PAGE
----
By Nancy Olmstead
What is an individual plant? It’s pretty clear when you are looking at an individual squirrel, or an individual blue jay: it starts at the tail and ends at the head. The question gets harder to answer when you look at some kinds of plants, including many of our New England forest wildflowers. Scientists who study forest plants need to be able to tell one individual from another. If they can’t, their studies might accidentally be made up of many samples of the same few organisms, which would bias the results toward organisms that were sampled multiple times. One example of an understory plant that presents this challenge is Canada mayflower (Maianthemum canadense).
This cute little plant can be found from the arctic to the Atlantic in a broad swath across northern North America, through the upper midwest and the iron belt states, and down the Appalachian mountains to northern Georgia. When you’re walking in an upland New England forest during the late spring, summer, or early fall, keep an eye turned toward the understory. You are likely to see a Canada mayflower plant. You might see areas where many Canada mayflower plants grow in a loose patch close to the ground. Some of the plants are just a single, teardrop-shaped leaf growing about four inches above the ground, while other plants have two or three leaves. From late May to late June, you’ll see a crown of 10-30 tiny, white flowers on the plants with multiple leaves. Some of the flowers will turn into reddish, round fruits by summer’s end.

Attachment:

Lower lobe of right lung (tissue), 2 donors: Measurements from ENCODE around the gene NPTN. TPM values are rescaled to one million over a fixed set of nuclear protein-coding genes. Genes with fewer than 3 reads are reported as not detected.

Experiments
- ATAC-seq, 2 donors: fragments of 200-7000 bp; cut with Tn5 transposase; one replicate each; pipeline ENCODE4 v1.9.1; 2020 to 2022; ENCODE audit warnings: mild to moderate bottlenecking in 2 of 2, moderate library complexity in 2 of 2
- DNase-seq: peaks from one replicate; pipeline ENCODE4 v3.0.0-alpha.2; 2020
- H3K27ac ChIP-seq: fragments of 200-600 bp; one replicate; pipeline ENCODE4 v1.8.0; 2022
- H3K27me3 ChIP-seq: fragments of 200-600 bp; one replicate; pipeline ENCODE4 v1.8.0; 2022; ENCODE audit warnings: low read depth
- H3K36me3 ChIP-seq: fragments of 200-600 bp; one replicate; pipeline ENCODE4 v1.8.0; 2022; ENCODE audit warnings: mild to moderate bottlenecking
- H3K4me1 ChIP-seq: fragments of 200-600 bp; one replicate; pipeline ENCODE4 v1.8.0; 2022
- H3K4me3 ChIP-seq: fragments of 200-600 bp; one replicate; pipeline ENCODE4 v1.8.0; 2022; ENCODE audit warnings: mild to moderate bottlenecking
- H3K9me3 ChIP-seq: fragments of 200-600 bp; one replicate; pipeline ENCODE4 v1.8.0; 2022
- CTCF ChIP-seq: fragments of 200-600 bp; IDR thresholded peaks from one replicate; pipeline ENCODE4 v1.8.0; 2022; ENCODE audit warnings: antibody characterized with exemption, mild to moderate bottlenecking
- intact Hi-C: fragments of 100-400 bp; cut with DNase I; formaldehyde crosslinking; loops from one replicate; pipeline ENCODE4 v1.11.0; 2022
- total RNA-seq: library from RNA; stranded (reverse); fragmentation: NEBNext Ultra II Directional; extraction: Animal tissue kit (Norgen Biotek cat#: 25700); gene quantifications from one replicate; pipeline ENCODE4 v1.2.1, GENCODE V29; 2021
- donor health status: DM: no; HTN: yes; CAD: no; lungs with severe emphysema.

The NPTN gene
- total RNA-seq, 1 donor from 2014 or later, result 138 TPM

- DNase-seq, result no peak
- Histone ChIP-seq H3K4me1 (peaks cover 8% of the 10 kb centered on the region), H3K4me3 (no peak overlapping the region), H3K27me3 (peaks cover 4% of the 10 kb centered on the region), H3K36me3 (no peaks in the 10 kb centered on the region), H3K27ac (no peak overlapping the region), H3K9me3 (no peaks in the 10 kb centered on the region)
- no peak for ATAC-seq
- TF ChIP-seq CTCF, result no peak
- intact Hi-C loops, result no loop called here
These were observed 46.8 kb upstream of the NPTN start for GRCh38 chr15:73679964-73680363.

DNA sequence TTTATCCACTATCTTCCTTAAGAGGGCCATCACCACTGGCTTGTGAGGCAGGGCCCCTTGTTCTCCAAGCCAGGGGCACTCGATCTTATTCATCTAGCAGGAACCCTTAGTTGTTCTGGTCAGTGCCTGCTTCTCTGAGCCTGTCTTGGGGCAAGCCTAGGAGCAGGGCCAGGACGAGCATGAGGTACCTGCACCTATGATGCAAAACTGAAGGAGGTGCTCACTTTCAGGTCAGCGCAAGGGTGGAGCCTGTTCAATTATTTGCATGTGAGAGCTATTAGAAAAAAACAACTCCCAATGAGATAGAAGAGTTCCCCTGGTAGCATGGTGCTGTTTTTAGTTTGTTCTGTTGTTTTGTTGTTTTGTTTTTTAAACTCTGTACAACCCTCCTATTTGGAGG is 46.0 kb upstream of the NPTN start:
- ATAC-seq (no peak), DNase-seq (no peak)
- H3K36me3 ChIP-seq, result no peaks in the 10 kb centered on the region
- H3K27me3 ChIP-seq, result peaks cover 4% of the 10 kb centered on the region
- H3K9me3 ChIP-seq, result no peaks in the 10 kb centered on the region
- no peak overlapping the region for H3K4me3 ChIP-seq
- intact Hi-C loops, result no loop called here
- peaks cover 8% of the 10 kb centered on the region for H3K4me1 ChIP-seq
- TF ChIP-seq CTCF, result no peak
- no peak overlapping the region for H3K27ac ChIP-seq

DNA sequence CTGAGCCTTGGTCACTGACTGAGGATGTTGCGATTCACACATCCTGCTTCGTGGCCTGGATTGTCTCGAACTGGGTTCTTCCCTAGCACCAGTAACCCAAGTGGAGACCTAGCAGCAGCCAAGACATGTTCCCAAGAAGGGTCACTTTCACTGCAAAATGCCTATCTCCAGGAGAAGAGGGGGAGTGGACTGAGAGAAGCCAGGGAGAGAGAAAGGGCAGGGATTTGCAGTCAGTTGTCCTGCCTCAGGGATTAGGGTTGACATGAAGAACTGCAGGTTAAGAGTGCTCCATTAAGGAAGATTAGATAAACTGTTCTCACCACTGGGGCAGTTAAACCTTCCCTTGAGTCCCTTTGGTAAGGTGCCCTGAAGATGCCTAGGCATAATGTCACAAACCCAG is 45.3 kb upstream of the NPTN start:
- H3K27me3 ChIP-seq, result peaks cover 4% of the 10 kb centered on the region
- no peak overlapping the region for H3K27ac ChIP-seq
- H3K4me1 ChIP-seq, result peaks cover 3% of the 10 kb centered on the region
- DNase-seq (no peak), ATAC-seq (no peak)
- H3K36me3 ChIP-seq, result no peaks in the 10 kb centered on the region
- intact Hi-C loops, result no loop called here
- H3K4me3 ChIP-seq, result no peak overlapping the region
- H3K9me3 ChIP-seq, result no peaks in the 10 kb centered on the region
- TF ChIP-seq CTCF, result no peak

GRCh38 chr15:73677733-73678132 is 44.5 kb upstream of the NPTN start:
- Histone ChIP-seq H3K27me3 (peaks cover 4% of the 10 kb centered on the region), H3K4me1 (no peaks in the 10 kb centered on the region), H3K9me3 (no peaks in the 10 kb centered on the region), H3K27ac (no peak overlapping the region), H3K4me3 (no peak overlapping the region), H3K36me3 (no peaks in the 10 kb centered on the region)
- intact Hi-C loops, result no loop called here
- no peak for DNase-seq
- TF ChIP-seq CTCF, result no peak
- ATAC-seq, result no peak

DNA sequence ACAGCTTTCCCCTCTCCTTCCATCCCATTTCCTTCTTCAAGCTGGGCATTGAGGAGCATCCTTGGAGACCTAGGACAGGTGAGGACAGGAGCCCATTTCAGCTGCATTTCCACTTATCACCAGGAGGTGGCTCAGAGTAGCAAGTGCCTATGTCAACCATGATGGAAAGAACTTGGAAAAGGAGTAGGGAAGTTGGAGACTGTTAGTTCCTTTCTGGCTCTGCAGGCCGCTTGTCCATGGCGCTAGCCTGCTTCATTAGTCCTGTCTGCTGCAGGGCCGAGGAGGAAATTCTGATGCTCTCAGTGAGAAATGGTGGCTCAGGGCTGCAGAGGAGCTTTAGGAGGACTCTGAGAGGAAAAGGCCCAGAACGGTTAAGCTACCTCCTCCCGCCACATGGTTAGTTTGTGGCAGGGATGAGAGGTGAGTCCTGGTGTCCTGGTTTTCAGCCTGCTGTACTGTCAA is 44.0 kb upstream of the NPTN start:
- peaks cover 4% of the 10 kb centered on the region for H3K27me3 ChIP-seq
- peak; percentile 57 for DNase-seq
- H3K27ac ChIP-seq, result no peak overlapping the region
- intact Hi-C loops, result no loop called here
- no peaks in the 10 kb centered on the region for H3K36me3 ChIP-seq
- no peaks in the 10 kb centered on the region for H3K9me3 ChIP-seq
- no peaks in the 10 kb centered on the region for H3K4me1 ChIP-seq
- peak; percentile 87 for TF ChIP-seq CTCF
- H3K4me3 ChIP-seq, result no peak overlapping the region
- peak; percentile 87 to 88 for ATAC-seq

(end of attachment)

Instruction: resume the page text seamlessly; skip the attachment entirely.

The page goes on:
If you gently dig up the base of one of these plants, you’ll find a slender root (or two) that runs horizontally into the soil. If you keep digging carefully, you may be able to follow that slender root right over to a neighboring “plant.” And you could go on to the next “plant,” and maybe to the next, and so on. Eventually, some root connections break down, but they are all the same plant. Canada mayflower has a clonal growth habit – it uses roots like other plants use twigs, to spread out leaves and capture more light. Some clones cover more than 20 square feet; old ones can reach 30-60 years of age.
So what is an individual, and does it matter? Maybe it doesn’t matter to a hiker just admiring the flowers. But for a scientist trying to study plant responses to the environment, it matters a great deal. If we want to understand how plants are reacting to acid rain, or dealing with a changing climate, we have to know where a plant begins and ends. Our questions require us to take independent samples. With molecular techniques, researchers can test individual stems to determine genetic identity. But it’s expensive and time-consuming. Our understanding of these beautiful wildflowers will therefore be limited until we discover an easy way to tell who’s who.